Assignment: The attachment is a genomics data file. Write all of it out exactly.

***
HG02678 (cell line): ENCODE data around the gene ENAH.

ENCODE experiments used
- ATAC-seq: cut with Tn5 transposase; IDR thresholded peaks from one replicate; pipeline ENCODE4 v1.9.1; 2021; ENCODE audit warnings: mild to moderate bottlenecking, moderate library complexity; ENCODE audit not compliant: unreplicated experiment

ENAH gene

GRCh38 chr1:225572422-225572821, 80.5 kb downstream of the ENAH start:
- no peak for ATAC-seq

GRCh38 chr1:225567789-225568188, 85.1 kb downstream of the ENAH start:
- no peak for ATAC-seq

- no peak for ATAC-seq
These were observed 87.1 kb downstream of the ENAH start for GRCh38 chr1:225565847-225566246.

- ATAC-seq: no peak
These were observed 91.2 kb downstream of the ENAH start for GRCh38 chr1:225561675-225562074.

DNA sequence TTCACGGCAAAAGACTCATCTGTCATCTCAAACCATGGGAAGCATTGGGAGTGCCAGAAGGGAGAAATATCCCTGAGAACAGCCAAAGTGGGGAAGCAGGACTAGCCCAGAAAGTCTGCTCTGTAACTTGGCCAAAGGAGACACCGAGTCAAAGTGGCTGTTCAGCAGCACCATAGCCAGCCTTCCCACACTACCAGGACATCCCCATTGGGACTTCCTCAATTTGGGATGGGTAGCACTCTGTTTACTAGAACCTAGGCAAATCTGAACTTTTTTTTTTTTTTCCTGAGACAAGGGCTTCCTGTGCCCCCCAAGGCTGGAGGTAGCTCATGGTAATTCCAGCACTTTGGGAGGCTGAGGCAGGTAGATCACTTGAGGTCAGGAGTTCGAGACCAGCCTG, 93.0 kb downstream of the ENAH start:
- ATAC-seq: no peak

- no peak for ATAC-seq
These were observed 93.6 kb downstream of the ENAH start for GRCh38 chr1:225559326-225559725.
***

HG02678 (cell line): ENCODE data around the gene ENAH.

ENCODE experiments used
- ATAC-seq: cut with Tn5 transposase; IDR thresholded peaks from one replicate; pipeline ENCODE4 v1.9.1; 2021; ENCODE audit warnings: mild to moderate bottlenecking, moderate library complexity; ENCODE audit not compliant: unreplicated experiment

ENAH gene

GRCh38 chr1:225572422-225572821, 80.5 kb downstream of the ENAH start:
- no peak for ATAC-seq

GRCh38 chr1:225567789-225568188, 85.1 kb downstream of the ENAH start:
- no peak for ATAC-seq

- no peak for ATAC-seq
These were observed 87.1 kb downstream of the ENAH start for GRCh38 chr1:225565847-225566246.

- ATAC-seq: no peak
These were observed 91.2 kb downstream of the ENAH start for GRCh38 chr1:225561675-225562074.

DNA sequence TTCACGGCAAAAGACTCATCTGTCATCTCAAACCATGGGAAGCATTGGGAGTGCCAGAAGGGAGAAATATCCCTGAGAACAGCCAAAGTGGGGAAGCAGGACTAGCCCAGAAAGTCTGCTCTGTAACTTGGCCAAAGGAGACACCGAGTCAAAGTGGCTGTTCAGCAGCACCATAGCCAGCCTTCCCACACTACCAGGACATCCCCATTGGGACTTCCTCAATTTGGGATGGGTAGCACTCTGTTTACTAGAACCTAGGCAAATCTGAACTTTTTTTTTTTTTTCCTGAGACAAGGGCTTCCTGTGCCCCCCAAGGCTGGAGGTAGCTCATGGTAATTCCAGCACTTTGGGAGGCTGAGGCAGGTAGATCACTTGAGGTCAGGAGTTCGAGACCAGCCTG, 93.0 kb downstream of the ENAH start:
- ATAC-seq: no peak

- no peak for ATAC-seq
These were observed 93.6 kb downstream of the ENAH start for GRCh38 chr1:225559326-225559725.